Wednesday, March 02, 2011

"Jesus" Emerges... and B16 "Exonerates" the Jews

A week before the second volume of B16's Jesus of Nazareth hits bookshelves (not to mention Kindles, iPads and Nooks) across the globe, earlier today saw the first release of portions from the work, which chronicles the historical Christ's public ministry, ending at the Resurrection.

Having intended to devote his retirement to the project, the author who became Pope has spent the lion's share of his free time working on the series which, as Cardinal Joseph Ratzinger, he began in 2003 as he awaited liberation from Rome and a return to his native Germany. While unforeseen circumstances intervened, the first part of the series sold over 2 million copies after its 2007 release. The pontiff wrapped up the second book on his summer hiatus after fracturing his wrist, dictating his revisions to the text.

As the excerpts -- comprising three sub-sections from the nine-chapter book -- emerged today, one element of the sneak preview instantly garnered global attention: namely, the Pope's treatment of "who killed Jesus?" which resulted in Benedict's "sweeping exoneration" of the Jewish people, who endured centuries of persecution from Christians rooted in the charge of deicide.

Called "an important and historic moment for Catholic-Jewish relations" and "a major step forward" by Jewish leaders, at the same time, the passage still unearths the ghosts of the turbulent path Catholic-Jewish relations have experienced in Benedict's reign.

While the points of contention have ranged from liturgy to Auschwitz to the beatification cause for Pope Pius XII, the most seismic crisis was, of course, 1999's "Williamson case," sparked by footage of one of the four bishops of the ultra-traditionalist Society of St Pius X denying the existence of the Nazi gas chambers, which emerged hours before the prelates' 1988 excommunication for being ordained without papal consent was lifted.

In the wake of the debacle, Israel's chief rabbinate (among others) temporarily cut relations with Rome in protest. Notably, though, Benedict's new book arrives in the wake of a significant assessment of the Vatican's year-long doctrinal discussions with the SSPX, who have long cited Nostra Aetate, the landmark Vatican II document on other religions -- above all, Judaism -- among their principal "stumbling-blocks" in returning to communion with the Catholic church.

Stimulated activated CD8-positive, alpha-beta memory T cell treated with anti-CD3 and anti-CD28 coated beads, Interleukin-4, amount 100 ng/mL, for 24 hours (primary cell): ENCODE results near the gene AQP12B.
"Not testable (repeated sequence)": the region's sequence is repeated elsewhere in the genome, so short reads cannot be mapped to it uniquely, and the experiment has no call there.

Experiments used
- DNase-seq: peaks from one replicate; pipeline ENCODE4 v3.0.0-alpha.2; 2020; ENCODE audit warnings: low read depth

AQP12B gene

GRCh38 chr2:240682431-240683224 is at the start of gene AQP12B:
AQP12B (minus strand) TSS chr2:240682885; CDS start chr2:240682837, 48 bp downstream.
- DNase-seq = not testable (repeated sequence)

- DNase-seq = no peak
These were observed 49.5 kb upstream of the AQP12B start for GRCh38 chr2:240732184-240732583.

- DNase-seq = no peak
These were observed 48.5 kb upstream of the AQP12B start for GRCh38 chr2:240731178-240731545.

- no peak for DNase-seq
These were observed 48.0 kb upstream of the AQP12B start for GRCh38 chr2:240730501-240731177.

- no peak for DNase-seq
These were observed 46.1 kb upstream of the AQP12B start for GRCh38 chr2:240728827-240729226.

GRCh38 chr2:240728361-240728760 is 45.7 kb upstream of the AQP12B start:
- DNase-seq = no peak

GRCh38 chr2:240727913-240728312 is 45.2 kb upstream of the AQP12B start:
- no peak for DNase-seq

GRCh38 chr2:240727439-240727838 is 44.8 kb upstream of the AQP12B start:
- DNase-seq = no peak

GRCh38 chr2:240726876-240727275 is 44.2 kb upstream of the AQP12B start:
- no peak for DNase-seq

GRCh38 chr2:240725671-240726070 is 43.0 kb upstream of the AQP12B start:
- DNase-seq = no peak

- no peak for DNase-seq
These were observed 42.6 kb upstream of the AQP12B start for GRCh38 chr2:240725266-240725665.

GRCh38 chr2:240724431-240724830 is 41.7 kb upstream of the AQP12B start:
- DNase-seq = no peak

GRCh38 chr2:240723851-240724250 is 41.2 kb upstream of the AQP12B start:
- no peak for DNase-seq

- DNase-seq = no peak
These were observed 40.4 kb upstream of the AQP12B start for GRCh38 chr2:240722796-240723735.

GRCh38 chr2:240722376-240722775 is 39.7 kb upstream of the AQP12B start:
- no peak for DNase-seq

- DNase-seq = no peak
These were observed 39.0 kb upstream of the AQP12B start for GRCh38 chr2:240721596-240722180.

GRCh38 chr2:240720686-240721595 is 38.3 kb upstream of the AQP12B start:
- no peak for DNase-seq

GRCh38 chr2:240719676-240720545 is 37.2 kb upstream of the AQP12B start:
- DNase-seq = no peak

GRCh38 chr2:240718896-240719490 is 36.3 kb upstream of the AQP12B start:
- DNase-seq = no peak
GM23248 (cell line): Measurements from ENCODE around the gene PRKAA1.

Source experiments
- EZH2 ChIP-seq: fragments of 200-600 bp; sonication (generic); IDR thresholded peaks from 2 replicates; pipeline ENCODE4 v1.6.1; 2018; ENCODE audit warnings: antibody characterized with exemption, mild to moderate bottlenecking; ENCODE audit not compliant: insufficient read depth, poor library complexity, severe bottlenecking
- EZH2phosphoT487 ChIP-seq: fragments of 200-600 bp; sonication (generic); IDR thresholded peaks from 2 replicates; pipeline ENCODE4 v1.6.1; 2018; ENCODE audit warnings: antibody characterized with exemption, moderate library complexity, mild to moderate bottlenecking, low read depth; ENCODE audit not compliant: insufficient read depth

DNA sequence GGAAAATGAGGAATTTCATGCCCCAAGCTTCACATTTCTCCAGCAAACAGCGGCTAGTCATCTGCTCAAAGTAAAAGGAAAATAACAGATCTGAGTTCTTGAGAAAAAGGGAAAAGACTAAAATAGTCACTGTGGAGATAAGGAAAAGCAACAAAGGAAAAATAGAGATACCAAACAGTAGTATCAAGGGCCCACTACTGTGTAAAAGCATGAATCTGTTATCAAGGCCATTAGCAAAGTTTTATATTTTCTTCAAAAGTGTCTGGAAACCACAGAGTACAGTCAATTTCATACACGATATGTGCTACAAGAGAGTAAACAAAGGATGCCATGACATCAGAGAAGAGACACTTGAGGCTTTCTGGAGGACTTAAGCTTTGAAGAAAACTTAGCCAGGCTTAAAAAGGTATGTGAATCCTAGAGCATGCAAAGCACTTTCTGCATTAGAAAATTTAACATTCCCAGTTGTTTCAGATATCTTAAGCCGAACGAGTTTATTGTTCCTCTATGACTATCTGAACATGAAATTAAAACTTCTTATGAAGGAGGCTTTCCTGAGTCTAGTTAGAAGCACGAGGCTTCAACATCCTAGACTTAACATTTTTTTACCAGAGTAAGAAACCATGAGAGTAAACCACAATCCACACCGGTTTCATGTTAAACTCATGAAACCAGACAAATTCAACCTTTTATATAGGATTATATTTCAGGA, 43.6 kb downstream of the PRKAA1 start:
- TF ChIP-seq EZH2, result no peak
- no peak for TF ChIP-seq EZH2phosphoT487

In a recent interview, the Swiss-based Society's Superior-General, Bishop Bernard Fellay, indicated that with the talks "coming to the[ir] conclusion," the SSPX team had been unable to accomplish its task of "correct[ing] a whole movement of thought" in the church and "making the Catholic faith understood in Rome" as the group interprets it.

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With all that as the backdrop, while some might've seen stories on B16's latest intervention on Judaism, for purposes of optimal context, here's the full relevant passage from the new Jesus (emphases original):
Now we must ask: Who exactly were Jesus' accusers? Who insisted that he be condemned to death? We must take note of the different answers that the Gospels give to this question. According to John it was simply "the Jews". But John's use of this expression does not in any way indicate — as the modern reader might suppose — the people of Israel in general, even less is it "racist" in character. After all, John himself was ethnically a Jew, as were Jesus and all his followers. The entire early Christian community was made up of Jews. In John's Gospel this word has a precise and clearly defined meaning: he is referring to the Temple aristocracy. So the circle of accusers who instigate Jesus' death is precisely indicated in the Fourth Gospel and clearly limited: it is the Temple aristocracy — and not without certain exceptions, as the reference to Nicodemus (7:50–52) shows.